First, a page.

Date August 2019
This article was originally published by Footprint
IFM Investors says it secured science-based emission targets from seven infrastructure assets by convincing boards it was an investment proposition, not an ideological stance.
The fund manager today announced that seven Australian transport and energy assets it owns or co-owns have set science-based carbon emission reduction targets, mostly out to 2030.
IFM flagged that the targets were under development about six months ago, with assets receiving target-setting help from energy consultancy Energetics (see background here).
The fund manager will report annually on each asset's progress and plans to deploy the same target-setting process for its infrastructure assets in other countries.
"The last six months has been 'pedal to the metal', with lots of communication between us and the assets and between the assets themselves," IFM's responsible investment executive director Chris Newton told Footprint.
He said the assets were at different stages in the lead-up to target setting.
Brisbane Airport Corporation was "way ahead of the curve", having closely considered climate change impacts for several years (see background here) and being an experienced sustainability reporter.
That was valuable for other entities, as its management could brief them on building an "internal groundswell of support", Newton said.
In contrast, Northern Territory Airports was developing good initiatives but wasn't a sustainability reporter, while the NSW government's sale of electricity distributor Ausgrid several years ago had, to some extent, preoccupied its senior management, he said.
However, Ausgrid was catching up, having commissioned an additional "deep dive" analysis from Energetics on the economic benefits of various strategies, in addition to the target-setting work, Newton said.
Ausgrid has also appointed Craig Wilson as sustainability manager, a couple of years after he joined as transformation manager.
Supporting measures to achieve target
As well as emission reduction targets, each asset had to develop a commercially feasible pathway to achieve them.
"That was the big step," Newton said.
It involved ensuring each initiative was economically viable and that "we were willing as shareholders and board members to put our vote behind it".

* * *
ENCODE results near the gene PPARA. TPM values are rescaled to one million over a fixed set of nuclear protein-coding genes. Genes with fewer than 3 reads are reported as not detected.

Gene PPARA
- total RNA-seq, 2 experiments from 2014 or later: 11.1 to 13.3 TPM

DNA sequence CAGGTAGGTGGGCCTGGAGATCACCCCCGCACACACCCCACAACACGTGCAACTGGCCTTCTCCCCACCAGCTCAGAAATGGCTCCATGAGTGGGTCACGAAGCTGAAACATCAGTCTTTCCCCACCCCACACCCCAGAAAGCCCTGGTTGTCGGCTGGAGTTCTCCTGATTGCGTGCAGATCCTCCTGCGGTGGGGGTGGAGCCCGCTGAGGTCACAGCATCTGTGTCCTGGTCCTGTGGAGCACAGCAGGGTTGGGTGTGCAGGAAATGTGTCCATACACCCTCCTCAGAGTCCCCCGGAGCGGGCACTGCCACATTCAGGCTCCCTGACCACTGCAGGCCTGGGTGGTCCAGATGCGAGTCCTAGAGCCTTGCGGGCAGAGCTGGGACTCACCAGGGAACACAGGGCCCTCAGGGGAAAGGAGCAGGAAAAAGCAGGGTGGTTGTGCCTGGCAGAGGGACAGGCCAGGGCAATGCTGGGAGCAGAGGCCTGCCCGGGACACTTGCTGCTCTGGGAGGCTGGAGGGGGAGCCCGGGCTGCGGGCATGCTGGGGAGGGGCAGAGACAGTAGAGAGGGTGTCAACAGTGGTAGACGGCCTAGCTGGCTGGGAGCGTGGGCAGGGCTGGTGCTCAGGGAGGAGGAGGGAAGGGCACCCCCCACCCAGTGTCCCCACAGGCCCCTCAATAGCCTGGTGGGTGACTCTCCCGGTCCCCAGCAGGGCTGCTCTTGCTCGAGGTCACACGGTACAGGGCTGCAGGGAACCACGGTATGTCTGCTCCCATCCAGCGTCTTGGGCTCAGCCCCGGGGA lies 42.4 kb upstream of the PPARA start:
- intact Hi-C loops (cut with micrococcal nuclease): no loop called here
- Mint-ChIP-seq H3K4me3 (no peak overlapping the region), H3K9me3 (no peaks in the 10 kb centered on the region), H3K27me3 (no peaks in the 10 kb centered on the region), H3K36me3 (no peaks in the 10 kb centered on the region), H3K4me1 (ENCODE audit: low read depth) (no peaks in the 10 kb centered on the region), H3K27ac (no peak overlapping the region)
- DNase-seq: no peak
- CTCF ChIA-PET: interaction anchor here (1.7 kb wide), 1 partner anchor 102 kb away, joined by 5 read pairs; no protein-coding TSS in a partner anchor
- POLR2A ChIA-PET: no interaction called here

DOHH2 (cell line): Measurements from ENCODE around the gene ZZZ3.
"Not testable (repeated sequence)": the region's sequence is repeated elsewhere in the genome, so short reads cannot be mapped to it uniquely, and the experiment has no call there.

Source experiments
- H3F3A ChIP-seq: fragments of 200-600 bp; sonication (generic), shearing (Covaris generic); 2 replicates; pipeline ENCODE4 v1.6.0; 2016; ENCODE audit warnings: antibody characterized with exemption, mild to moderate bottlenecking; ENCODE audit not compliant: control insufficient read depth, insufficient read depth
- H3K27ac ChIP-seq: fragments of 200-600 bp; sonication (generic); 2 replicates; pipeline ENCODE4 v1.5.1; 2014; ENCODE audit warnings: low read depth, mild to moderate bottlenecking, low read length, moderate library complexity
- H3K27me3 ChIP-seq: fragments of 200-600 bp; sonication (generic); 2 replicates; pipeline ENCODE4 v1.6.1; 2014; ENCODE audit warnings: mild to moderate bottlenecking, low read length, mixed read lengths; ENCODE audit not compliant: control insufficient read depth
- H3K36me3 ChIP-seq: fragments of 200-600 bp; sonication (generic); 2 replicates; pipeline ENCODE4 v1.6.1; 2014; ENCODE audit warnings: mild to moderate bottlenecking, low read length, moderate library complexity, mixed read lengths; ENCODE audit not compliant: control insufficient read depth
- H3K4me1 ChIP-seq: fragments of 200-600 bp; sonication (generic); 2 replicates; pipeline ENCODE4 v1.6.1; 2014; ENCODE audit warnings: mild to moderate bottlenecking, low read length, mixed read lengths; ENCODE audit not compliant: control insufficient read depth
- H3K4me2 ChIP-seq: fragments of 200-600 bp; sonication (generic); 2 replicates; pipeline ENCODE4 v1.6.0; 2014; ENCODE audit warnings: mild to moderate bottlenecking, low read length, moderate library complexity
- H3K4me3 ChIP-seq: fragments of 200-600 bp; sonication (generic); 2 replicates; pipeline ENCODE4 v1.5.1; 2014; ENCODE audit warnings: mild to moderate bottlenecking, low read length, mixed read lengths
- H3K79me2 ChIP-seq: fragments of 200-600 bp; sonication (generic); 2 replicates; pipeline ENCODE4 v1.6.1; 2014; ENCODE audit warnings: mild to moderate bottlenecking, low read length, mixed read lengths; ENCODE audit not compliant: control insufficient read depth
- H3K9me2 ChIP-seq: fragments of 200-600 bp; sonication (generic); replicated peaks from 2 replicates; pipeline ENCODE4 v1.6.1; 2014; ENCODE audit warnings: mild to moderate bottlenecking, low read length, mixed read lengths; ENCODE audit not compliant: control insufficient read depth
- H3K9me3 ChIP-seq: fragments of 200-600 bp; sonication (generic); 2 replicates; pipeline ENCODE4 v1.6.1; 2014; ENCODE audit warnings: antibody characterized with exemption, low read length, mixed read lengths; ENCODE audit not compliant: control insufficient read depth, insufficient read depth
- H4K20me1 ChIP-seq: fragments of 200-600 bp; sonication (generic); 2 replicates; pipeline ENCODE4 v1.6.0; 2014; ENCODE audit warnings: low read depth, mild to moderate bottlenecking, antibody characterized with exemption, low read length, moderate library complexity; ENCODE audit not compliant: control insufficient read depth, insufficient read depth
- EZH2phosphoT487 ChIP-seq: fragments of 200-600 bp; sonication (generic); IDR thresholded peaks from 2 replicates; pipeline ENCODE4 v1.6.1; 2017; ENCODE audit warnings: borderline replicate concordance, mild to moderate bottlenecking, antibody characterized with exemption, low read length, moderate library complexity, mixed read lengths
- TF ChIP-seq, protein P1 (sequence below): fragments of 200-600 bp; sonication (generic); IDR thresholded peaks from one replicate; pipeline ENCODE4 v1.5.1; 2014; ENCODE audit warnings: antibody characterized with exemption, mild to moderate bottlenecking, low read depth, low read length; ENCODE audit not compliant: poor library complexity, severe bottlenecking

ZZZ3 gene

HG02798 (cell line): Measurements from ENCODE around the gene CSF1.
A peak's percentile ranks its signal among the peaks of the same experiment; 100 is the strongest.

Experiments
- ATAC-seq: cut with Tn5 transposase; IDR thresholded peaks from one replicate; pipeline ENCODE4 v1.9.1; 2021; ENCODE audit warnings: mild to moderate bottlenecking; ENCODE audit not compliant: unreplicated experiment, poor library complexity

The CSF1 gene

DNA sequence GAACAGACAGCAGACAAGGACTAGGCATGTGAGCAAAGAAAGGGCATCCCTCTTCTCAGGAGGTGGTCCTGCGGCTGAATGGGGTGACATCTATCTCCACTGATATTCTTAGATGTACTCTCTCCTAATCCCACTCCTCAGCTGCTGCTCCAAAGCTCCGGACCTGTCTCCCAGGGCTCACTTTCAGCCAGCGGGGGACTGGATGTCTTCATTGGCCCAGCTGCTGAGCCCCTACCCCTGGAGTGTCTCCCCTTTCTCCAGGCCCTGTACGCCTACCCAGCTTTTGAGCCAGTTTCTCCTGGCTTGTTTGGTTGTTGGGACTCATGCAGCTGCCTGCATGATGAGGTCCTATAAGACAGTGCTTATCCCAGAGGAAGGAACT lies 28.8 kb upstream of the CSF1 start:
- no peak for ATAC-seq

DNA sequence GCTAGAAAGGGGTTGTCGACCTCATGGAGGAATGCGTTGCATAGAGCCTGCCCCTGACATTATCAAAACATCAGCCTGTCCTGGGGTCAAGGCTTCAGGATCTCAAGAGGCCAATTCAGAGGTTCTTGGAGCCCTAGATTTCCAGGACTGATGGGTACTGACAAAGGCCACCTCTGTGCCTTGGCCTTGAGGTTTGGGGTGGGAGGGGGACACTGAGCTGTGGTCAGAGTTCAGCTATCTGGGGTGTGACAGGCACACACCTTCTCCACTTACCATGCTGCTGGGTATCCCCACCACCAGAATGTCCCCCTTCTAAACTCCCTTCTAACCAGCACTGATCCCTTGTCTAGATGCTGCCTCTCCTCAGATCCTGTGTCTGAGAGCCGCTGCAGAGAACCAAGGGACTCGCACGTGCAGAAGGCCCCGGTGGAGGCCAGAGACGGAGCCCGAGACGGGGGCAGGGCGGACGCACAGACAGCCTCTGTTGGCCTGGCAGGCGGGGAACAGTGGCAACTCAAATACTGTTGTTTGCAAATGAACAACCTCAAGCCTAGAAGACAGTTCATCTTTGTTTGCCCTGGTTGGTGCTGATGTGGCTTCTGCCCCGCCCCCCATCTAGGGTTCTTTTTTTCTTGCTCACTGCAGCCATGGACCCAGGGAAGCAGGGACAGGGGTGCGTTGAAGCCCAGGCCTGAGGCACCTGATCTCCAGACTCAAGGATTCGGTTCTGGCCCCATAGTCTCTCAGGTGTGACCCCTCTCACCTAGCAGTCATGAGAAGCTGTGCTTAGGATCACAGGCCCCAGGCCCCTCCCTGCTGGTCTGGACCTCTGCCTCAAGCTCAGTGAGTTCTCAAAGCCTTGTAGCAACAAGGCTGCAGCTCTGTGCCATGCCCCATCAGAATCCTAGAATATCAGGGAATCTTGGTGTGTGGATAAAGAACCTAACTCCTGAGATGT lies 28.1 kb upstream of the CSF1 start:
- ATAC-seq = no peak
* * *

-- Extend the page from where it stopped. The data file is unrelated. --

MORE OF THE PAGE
Focusing on abatement action as "an investment proposition as opposed to an ideological position" made it easier to secure board support, he said, as no board member could argue with the the numbers.
Newton advised other asset owners and managers contemplating targets to be patient, "but keep your eye on the long term and the prize".
"Don't think you've got to get it right first time," he said. "There is no right way on day one, you just keep learning and pushing ahead."
Tapping into external expertise was also useful, he said.
Ausgrid to reduce emissions by 17%
Of the seven assets, Ausgrid will deliver the largest amount of abatement, cutting its scope 1 and 2 emissions 8% below FY17 levels by FY24, and 17% below by FY30.
NT airports will cut its net scope 1 and 2 emissions to zero by 2030, Brisbane airport will cut emissions 25% below 2017 levels by 2024, and Melbourne airport will reduce its 16% below 2016 levels by 2024.
Brisbane Port will reduce its emissions 24% below 2018 levels by 2024, and 28% below by 2030, while NSW Ports will deliver a 20% cut on 2015 levels by 2024.
Melbourne's Southern Cross Station will cut emissions 26% below 2018 levels by FY25 and 47% below by 2030.
IFM is owned by 27 industry super funds and has A$140.4 billion under management globally.
Its international assets include UK and US tollroads, oil and gas pipelines in the US, Manchester and Vienna airports, and ports in Poland, Canada and the US.
IFM's Australian infrastructure fund received a $150 million equity investment from the Clean Energy Finance Corporation to assist in efforts to lower asset emissions.
(You can subscribe to Footprint's energy, carbon and environmental news via this link).